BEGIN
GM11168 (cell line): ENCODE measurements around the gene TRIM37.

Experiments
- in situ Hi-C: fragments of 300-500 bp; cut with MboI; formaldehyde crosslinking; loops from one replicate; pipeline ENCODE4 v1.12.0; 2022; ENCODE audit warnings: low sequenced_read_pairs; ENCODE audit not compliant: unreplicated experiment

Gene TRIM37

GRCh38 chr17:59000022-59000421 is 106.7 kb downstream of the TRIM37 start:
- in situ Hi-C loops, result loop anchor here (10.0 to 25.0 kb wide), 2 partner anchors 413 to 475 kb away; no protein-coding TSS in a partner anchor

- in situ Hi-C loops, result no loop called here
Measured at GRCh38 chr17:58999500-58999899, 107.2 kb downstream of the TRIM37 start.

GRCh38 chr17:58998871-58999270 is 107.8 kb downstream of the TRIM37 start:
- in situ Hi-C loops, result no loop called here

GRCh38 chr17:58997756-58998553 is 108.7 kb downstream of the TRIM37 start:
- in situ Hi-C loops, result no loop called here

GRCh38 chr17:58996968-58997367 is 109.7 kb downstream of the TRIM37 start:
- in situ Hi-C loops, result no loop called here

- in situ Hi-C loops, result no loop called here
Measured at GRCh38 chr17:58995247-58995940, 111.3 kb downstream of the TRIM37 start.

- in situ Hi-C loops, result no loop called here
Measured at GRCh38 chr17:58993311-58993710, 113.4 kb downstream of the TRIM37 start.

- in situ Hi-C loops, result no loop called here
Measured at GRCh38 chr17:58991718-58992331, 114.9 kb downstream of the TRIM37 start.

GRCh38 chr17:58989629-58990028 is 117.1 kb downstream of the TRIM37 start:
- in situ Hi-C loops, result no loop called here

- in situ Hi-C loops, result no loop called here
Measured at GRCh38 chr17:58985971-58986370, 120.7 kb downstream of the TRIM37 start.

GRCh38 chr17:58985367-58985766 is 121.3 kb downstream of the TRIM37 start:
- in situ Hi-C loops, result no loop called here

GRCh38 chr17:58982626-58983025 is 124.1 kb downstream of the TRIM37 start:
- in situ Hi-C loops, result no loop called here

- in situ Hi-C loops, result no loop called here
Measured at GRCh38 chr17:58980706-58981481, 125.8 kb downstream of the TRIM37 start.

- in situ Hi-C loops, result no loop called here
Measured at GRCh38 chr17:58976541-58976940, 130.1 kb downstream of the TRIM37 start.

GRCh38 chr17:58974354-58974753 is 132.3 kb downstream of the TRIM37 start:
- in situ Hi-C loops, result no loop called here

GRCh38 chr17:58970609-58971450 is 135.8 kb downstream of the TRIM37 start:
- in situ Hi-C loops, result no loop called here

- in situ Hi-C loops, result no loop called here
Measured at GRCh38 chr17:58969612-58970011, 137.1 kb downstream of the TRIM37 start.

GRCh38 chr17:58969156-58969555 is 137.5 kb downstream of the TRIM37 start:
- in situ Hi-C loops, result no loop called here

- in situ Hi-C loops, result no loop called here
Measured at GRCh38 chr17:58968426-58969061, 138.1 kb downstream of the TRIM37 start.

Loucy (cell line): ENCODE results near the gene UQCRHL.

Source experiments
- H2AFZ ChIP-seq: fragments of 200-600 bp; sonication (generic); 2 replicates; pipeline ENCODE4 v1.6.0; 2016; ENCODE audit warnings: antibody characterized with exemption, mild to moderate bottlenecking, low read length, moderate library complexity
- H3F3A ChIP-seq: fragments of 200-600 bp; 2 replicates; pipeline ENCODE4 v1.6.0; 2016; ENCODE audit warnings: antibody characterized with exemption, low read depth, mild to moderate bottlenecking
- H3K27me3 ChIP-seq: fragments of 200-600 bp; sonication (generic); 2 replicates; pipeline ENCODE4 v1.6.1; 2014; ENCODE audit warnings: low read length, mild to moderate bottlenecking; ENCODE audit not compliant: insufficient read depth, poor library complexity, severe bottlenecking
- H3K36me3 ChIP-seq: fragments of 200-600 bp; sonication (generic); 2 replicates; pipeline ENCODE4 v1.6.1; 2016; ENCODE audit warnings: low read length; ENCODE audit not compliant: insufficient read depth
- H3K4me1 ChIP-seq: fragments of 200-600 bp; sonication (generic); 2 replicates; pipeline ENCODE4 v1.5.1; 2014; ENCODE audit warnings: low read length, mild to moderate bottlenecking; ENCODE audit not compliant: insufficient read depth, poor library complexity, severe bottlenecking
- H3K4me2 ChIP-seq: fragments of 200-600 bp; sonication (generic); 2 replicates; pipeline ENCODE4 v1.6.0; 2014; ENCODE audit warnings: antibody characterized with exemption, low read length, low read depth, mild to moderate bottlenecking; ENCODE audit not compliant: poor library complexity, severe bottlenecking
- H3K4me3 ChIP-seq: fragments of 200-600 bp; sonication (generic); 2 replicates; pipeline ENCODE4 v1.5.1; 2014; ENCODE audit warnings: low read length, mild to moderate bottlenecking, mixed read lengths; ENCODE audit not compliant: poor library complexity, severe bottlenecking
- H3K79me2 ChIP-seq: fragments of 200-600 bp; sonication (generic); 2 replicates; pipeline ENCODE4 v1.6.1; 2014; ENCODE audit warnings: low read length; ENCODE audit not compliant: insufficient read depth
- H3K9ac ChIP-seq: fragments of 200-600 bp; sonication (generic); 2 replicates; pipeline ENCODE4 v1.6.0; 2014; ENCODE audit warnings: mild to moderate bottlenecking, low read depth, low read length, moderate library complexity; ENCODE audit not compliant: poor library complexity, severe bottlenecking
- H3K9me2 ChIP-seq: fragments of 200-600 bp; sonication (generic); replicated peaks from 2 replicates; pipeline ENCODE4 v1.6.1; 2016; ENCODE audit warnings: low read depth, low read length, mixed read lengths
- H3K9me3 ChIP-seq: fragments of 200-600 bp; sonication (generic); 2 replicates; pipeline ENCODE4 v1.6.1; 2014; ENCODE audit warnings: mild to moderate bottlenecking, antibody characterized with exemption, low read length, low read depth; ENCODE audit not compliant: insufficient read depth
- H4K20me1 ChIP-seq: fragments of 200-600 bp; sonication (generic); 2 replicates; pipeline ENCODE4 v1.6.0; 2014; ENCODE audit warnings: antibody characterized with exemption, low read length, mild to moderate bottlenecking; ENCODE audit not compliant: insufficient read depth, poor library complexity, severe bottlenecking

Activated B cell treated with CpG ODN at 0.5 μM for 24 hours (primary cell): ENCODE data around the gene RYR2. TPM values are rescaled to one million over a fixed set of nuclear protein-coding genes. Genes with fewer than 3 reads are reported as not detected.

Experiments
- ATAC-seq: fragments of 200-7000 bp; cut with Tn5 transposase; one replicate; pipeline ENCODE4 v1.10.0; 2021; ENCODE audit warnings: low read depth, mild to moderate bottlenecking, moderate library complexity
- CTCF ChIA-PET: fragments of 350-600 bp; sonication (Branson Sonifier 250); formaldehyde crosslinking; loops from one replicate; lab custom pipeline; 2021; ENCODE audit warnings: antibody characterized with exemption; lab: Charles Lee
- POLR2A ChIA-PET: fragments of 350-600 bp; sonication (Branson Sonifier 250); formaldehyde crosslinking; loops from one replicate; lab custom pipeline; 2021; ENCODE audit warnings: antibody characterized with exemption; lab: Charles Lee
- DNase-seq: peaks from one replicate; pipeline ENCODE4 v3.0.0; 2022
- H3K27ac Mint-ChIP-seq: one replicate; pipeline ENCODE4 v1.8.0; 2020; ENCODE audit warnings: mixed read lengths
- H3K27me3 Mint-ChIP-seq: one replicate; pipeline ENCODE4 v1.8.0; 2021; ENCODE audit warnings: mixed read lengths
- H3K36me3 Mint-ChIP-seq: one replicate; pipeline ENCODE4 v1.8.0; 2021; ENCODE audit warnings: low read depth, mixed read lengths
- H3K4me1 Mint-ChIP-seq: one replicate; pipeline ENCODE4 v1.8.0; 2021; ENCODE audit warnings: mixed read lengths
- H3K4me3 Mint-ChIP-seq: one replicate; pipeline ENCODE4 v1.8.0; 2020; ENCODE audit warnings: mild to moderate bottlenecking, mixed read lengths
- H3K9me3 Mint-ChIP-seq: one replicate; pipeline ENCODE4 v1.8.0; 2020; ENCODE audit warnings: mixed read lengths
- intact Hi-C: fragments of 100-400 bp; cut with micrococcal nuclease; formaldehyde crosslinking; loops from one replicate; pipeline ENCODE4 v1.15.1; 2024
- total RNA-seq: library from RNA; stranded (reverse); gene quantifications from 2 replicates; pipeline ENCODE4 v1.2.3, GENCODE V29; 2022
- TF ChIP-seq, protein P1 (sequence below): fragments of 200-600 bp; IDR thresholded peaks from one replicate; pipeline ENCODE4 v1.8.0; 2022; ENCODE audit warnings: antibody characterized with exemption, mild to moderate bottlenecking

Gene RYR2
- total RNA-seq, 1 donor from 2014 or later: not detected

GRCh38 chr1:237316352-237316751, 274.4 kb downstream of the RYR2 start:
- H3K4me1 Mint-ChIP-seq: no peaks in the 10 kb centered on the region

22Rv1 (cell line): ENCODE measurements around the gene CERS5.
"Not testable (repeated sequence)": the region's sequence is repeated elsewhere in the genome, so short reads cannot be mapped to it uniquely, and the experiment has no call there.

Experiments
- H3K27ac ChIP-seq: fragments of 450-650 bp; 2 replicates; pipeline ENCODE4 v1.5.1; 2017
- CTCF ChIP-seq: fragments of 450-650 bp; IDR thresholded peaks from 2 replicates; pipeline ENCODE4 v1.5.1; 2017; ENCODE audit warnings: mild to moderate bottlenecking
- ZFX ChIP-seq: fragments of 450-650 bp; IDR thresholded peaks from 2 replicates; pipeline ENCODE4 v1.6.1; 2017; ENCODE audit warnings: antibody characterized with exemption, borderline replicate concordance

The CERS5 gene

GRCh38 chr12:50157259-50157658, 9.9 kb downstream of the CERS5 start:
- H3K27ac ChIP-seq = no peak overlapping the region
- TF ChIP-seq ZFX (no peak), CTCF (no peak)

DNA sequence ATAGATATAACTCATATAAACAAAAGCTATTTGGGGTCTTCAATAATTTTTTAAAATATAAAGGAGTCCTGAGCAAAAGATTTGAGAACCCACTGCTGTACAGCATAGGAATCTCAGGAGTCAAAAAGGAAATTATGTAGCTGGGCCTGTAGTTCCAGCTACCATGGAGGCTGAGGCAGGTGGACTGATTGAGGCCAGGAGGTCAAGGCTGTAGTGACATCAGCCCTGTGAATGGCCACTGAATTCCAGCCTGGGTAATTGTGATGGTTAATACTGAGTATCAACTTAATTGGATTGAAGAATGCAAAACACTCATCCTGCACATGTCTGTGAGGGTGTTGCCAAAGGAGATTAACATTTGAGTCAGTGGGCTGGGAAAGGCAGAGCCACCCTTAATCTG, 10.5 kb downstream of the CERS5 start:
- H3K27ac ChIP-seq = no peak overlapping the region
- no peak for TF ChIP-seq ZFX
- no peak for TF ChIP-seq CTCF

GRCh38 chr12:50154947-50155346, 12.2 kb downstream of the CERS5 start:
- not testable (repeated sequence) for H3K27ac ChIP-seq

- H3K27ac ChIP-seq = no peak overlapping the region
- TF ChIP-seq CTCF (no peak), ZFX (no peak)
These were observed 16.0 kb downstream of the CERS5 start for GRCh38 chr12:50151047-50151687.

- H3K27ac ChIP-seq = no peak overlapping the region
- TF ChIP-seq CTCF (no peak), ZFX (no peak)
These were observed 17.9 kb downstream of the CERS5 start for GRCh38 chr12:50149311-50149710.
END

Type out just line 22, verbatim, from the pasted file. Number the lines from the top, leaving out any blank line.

- in situ Hi-C loops, result no loop called here